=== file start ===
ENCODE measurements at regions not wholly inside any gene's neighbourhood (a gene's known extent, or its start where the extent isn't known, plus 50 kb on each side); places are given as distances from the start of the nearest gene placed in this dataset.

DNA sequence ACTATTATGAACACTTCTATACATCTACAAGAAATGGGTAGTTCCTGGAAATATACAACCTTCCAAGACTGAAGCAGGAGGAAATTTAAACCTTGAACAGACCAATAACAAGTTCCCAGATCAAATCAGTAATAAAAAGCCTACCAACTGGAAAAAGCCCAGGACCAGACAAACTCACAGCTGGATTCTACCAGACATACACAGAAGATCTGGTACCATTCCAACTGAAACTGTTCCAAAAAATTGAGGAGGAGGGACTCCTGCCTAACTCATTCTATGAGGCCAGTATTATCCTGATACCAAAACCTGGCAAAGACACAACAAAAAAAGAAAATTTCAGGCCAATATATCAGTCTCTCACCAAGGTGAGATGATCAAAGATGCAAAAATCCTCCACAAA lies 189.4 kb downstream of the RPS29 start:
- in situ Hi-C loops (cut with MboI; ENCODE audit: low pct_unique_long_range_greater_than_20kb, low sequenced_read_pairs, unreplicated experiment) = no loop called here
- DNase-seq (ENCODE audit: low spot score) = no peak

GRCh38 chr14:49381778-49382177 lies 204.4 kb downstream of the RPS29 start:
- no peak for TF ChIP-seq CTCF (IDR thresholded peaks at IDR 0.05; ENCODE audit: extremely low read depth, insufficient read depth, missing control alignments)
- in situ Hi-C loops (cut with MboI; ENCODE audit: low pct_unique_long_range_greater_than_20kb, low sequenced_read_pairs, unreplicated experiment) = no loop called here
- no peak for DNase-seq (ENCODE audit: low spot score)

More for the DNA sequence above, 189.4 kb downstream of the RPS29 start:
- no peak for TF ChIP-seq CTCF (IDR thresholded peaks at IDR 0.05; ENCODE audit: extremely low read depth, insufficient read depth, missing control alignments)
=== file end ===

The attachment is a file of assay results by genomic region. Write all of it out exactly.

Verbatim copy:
ENCODE measurements at regions not wholly inside any gene's neighbourhood (a gene's known extent, or its start where the extent isn't known, plus 50 kb on each side); places are given as distances from the start of the nearest gene placed in this dataset.

DNA sequence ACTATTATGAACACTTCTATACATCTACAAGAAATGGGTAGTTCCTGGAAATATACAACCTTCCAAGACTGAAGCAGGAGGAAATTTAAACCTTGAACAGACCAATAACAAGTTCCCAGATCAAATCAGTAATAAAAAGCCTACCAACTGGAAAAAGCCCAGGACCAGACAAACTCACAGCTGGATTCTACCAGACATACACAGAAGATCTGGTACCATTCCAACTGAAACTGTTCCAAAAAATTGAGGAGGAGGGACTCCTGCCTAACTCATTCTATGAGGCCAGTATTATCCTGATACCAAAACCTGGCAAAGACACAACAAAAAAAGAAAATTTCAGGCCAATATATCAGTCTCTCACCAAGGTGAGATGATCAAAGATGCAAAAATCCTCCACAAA lies 189.4 kb downstream of the RPS29 start:
- in situ Hi-C loops (cut with MboI; ENCODE audit: low pct_unique_long_range_greater_than_20kb, low sequenced_read_pairs, unreplicated experiment) = no loop called here
- DNase-seq (ENCODE audit: low spot score) = no peak

GRCh38 chr14:49381778-49382177 lies 204.4 kb downstream of the RPS29 start:
- no peak for TF ChIP-seq CTCF (IDR thresholded peaks at IDR 0.05; ENCODE audit: extremely low read depth, insufficient read depth, missing control alignments)
- in situ Hi-C loops (cut with MboI; ENCODE audit: low pct_unique_long_range_greater_than_20kb, low sequenced_read_pairs, unreplicated experiment) = no loop called here
- no peak for DNase-seq (ENCODE audit: low spot score)

More for the DNA sequence above, 189.4 kb downstream of the RPS29 start:
- no peak for TF ChIP-seq CTCF (IDR thresholded peaks at IDR 0.05; ENCODE audit: extremely low read depth, insufficient read depth, missing control alignments)